Process-based models are commonly used to design management strategies to reduce excessive algal growth and subsequent hypoxia. However, management targets typically focus on phosphorus control, under the assumption that successful nutrient reduction will solve hypoxia issues. Algal responses to nutrient drivers are not linear and depend on additional biotic and abiotic controls. In order to generate a comprehensive assessment of the effectiveness of nutrient control strategies, independent nutrient, dissolved oxygen (DO), temperature and algal models must be coupled, which can increase overall uncertainty. Here, we extend an existing process-based phosphorus model (INtegrated CAtchment model of Phosphorus dynamics) to include biological oxygen demand (BOD), dissolved oxygen (DO) and algal growth and decay (INCA-PEco). We applied the resultant model in two eutrophied mesoscale catchments with continental and maritime climates. We assessed effects of regional differences in climate and land use on parameter importance during calibration using a generalised sensitivity analysis. We successfully reproduced in-stream total phosphorus (TP), suspended sediment, DO, BOD and chlorophyll-a (chl-a) concentrations across a range of temporal scales, land uses and climate regimes. While INCA-PEco is highly parameterized, model uncertainty can be significantly reduced by focusing calibration and monitoring efforts on just 18 of those parameters. Specifically, calibration time could be optimized by focusing on hydrological parameters (base flow, Manning’s n and river depth). In locations with significant inputs of diffuse nutrients, e.g., in agricultural catchments, detailed data on crop growth and nutrient uptake rates are also important. The remaining parameters provide flexibility to the user, broaden model applicability, and maximize its functionality under a changing climate. Full article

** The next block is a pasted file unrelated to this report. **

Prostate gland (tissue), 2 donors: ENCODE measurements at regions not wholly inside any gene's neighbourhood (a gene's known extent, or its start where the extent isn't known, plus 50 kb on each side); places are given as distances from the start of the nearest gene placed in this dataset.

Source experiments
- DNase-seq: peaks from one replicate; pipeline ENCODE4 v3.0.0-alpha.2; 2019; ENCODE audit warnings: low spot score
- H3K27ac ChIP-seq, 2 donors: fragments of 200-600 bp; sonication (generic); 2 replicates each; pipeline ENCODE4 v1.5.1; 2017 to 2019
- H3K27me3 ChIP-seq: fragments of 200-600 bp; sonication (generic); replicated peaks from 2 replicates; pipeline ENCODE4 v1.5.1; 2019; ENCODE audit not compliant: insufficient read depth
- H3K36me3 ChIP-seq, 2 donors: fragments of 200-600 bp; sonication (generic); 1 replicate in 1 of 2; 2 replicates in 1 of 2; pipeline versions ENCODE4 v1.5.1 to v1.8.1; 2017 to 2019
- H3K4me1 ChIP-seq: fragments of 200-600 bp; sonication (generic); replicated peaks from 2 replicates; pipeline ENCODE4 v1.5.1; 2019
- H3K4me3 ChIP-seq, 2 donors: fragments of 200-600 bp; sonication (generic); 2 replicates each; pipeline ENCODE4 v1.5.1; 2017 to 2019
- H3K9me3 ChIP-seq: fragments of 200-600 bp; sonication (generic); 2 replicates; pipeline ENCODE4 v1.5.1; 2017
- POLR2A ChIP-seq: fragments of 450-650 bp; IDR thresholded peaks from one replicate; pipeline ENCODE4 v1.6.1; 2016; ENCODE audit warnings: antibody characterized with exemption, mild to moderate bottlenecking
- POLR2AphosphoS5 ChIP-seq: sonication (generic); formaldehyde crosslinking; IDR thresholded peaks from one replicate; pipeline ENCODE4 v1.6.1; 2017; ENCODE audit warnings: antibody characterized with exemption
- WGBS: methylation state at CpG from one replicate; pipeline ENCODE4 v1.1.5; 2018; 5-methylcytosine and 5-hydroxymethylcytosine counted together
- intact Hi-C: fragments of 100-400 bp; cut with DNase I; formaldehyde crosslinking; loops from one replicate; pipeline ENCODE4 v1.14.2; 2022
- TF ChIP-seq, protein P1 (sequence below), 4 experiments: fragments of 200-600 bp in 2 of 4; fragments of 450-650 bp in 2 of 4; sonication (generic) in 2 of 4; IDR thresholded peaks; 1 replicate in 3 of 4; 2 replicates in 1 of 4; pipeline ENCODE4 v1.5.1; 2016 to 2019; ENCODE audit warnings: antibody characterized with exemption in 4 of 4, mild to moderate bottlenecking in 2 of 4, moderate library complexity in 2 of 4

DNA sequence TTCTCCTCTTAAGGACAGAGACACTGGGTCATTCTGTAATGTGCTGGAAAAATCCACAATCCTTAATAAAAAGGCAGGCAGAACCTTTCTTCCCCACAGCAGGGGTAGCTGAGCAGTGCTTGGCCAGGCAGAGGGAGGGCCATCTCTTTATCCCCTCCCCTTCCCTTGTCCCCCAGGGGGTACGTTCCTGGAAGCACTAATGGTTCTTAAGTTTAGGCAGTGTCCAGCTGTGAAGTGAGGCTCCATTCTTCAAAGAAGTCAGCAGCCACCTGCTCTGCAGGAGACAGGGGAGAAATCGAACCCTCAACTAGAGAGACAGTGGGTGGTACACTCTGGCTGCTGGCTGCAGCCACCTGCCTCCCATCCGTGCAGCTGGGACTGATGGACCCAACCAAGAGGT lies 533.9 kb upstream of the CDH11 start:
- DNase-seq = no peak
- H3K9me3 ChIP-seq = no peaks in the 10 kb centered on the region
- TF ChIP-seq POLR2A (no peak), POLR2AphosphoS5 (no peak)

(This article belongs to the Special Issue Current Trends in Catchment Biogeochemical and Hydrological Modelling)
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Article
Framework to Study the Effects of Climate Change on Vulnerability of Ecosystems and Societies: Case Study of Nitrates in Drinking Water in Southern Finland
Water 2021, 13(4), 472; https://doi.org/10.3390/w13040472 - 11 Feb 2021
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Abstract
Climate change may alter the services ecosystems provide by changing ecosystem functioning. As ecosystems can also resist environmental perturbations, it is crucial to consider the different processes that influence resilience. Our case study considered increased NO3 concentration in drinking water due [...] Read more.
Climate change may alter the services ecosystems provide by changing ecosystem functioning. As ecosystems can also resist environmental perturbations, it is crucial to consider the different processes that influence resilience. Our case study considered increased NO3 concentration in drinking water due to the climate change. We analyzed changes in ecosystem services connected to water purification at a catchment scale in southern Finland. We combined climate change scenarios with process-based forest growth (PREBAS) and eco-hydrological (PERSiST and INCA) models. We improved traditional model calibration by timing of forest phenology and snow-covered period from network of cameras and satellite data. We upscaled the combined modelling results with scenarios of population growth to form vulnerability maps. The boreal ecosystems seemed to be strongly buffered against NO3- leaching by increase in evapotranspiration and vegetation NO3- uptake. Societal vulnerability varied greatly between scenarios and municipalities. The most vulnerable were agricultural areas on permeable soil types. Full article
(This article belongs to the Special Issue Current Trends in Catchment Biogeochemical and Hydrological Modelling)
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Article
Nutrient Load Mitigation with Wintertime Cover as Estimated by the INCA Model
Water 2021, 13(4), 450; https://doi.org/10.3390/w13040450 - 09 Feb 2021
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Abstract
Increased nutrient loading causes deterioration of receiving surface waters in areas of intensive agriculture. While nitrate and particulate phosphorus load can be efficiently controlled by reducing tillage frequency and increasing vegetation cover, many field studies have shown simultaneously increased loading of bioavailable phosphorus. [...] Read more.